Friday, February 19, 2010

World Day of Social Justice

The first World Day of Social Justice, proclaimed by the UN General Assembly last November, will be observed on Friday 20 February 2009.

Social justice is a concept that some use to describe the movement towards a socially just world. In this context, social justice is based on the concepts of human rights and equality and involves a greater degree of economic egalitarianism through progressive taxation, income redistribution, or even property redistribution, policies aimed toward achieving that which developmental economists refer to as more equality of opportunity and equality of outcome than may currently exist in some societies or are available to some classes in a given society.

"To understand "social justice," we must contrast it with the earlier view of justice against which it was conceived -- one that arose as a revolt against political absolutism. With a government (e.g., a monarchy) that is granted absolute power, it is impossible to speak of any injustice on its part. If it can do anything, it can't do anything "wrong." Justice as a political/legal term can begin only when limitations are placed upon the sovereign, i.e., when men define what is unjust for government to do. The historical realization traces from the Roman senate to Magna Carta to the U.S. Constitution to the 19th century. It was now a matter of "justice" that government not arrest citizens arbitrarily, sanction their bondage by others, persecute them for their religion or speech, seize their property, or prevent their travel. " -------Barry Loberfeld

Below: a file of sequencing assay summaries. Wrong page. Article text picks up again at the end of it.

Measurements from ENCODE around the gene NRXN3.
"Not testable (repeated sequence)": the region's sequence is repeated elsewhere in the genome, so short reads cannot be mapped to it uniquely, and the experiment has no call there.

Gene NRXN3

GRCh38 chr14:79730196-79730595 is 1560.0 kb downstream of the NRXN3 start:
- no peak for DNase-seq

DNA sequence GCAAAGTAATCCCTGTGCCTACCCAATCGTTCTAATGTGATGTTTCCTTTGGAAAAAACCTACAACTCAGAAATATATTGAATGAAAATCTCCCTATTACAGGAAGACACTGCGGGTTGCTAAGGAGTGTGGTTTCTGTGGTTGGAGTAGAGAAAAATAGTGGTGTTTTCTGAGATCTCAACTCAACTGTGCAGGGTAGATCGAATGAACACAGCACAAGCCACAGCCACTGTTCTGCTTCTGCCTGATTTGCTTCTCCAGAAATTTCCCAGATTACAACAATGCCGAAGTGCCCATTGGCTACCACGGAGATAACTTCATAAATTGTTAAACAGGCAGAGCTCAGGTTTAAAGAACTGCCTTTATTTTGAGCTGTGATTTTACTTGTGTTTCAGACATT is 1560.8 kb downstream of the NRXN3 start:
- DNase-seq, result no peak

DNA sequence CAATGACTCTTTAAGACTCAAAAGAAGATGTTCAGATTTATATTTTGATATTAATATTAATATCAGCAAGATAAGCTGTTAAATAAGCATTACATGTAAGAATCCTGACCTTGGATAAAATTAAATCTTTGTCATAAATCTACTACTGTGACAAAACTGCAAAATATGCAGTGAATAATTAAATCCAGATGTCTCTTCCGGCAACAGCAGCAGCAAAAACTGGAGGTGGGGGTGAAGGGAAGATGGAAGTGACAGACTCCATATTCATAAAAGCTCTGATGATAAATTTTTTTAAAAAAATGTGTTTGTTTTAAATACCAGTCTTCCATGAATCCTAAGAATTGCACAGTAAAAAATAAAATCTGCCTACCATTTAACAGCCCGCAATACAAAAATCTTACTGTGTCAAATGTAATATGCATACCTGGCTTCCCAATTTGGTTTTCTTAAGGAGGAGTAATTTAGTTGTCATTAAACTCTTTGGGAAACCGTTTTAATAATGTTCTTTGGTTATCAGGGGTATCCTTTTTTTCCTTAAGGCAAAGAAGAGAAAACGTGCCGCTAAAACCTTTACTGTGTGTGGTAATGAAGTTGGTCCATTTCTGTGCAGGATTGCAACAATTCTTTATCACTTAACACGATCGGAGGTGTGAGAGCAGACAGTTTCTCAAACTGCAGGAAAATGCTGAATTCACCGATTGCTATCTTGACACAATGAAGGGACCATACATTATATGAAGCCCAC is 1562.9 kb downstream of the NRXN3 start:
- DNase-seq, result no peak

The World Day of Social Justice will contribute to the efforts of the international community in poverty eradication, the promotion of full employment and decent work, gender equity and access to social well-being and justice for all.

UNDP Annual Report 2009
Social Justice Organizations

Social Justice Handbook: Small Steps for a Better World (Bridgeleader Books)Social Justice: Theories, Issues, and Movements (Critical Issues in Crime and Society)Social Justice (Blackwell Readings in Philosophy)


  1. Would you mind telling me what's the name of this blog theme, looks way cool.


  2. We see, smell, taste, touch and hear. Any act, as it is happening, could qualitatively be a beautiful experience if there is more attention paid to how and why it is done. To understand better the importance of intent in a joyous life, do read the blog post at

  3. Am I to envy you, your fairy tale?
    When all I see, is cold, hard, truth.
    -Marc Breed